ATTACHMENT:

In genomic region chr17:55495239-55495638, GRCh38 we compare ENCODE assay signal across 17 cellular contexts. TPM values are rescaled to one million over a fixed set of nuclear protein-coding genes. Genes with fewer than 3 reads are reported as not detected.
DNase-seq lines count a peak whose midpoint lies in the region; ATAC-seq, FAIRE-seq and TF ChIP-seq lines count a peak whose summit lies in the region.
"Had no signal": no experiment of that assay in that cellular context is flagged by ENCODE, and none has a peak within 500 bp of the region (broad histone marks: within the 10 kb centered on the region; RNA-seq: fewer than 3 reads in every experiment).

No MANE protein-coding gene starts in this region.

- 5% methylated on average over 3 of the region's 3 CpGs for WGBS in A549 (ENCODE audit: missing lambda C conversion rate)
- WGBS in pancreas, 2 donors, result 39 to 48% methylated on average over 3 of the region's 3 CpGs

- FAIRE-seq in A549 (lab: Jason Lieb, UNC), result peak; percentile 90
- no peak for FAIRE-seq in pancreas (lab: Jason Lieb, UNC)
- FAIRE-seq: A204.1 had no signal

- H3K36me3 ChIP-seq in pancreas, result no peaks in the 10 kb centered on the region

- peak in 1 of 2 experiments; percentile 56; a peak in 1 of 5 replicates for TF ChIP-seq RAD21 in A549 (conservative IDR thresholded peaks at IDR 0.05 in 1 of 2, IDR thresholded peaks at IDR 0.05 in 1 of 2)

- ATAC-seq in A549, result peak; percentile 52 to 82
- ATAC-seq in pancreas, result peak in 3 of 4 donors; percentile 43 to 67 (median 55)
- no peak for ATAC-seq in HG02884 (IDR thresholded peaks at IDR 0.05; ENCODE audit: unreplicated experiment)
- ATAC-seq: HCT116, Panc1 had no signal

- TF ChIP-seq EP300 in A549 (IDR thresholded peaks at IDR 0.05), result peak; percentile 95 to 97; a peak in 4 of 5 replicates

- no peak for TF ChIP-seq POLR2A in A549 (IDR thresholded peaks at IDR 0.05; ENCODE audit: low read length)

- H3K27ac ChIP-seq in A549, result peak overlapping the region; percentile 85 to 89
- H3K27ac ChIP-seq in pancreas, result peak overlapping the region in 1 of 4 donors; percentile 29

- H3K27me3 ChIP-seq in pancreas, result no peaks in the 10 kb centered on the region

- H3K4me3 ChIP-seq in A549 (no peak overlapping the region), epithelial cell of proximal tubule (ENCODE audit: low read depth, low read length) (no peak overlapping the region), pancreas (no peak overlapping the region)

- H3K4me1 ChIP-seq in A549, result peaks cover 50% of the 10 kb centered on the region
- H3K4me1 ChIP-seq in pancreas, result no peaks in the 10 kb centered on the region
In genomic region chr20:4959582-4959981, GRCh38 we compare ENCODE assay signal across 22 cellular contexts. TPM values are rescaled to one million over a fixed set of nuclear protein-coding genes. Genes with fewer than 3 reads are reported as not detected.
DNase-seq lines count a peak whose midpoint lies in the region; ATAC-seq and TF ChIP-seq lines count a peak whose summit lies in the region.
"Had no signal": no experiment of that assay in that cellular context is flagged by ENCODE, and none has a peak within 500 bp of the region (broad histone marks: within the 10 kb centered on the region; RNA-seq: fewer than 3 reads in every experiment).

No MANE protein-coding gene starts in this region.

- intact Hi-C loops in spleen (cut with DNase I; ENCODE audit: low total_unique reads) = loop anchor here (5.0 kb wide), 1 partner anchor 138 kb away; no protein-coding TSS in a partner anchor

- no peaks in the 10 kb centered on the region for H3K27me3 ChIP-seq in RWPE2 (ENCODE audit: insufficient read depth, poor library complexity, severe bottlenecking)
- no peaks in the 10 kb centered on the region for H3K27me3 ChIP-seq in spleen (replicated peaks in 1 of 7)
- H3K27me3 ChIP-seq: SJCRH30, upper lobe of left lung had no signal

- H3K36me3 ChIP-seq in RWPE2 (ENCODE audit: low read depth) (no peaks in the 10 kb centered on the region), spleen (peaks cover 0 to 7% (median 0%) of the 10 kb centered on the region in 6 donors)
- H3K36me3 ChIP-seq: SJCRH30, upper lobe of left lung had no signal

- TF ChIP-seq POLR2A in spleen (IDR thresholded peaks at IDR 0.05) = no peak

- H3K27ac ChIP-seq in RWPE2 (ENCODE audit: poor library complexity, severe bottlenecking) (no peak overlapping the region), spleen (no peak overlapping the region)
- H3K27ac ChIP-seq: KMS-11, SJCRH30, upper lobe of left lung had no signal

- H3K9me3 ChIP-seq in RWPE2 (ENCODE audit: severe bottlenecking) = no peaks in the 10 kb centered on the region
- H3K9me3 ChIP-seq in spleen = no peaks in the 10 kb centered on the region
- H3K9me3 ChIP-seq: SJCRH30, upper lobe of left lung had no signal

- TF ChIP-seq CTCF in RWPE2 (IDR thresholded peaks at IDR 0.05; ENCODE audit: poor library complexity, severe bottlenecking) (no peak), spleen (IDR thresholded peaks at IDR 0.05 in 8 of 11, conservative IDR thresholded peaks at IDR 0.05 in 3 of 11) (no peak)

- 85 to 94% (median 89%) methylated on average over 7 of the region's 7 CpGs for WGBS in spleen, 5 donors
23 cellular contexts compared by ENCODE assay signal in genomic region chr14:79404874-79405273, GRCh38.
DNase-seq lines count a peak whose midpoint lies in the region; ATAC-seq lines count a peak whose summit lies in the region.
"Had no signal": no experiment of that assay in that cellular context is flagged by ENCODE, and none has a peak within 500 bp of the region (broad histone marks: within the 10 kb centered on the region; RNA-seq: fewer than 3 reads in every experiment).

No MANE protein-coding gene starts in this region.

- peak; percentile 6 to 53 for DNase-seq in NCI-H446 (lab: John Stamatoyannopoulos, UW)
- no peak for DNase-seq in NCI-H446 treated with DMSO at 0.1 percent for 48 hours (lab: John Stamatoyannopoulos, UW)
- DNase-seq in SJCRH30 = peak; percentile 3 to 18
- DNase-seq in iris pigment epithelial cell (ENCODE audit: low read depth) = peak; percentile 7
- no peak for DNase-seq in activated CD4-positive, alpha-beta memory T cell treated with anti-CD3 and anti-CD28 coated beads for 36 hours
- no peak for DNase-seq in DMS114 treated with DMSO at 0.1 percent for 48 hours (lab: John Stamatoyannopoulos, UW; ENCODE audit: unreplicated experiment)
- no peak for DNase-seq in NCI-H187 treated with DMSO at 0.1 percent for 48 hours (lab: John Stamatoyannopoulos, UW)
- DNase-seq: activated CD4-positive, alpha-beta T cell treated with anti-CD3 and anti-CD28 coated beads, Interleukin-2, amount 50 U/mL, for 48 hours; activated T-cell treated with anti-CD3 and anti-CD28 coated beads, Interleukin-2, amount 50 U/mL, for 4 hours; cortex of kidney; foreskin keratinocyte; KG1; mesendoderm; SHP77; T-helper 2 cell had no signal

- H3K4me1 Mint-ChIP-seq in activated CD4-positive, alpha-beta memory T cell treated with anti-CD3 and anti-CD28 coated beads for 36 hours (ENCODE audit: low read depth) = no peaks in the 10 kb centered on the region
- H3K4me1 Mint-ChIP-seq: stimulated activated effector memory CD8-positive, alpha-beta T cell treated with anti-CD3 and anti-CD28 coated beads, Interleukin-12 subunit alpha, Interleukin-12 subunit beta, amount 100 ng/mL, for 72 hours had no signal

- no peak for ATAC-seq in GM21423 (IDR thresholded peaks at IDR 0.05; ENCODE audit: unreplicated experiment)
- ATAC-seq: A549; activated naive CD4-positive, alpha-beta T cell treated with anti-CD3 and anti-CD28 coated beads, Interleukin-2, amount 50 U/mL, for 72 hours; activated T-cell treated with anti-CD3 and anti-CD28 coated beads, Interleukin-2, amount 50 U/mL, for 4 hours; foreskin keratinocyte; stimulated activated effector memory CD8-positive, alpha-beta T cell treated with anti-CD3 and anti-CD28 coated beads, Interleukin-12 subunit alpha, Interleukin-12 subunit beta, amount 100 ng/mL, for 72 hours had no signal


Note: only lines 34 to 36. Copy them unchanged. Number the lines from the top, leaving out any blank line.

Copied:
- TF ChIP-seq POLR2A in spleen (IDR thresholded peaks at IDR 0.05) = no peak

- H3K27ac ChIP-seq in RWPE2 (ENCODE audit: poor library complexity, severe bottlenecking) (no peak overlapping the region), spleen (no peak overlapping the region)
- H3K27ac ChIP-seq: KMS-11, SJCRH30, upper lobe of left lung had no signal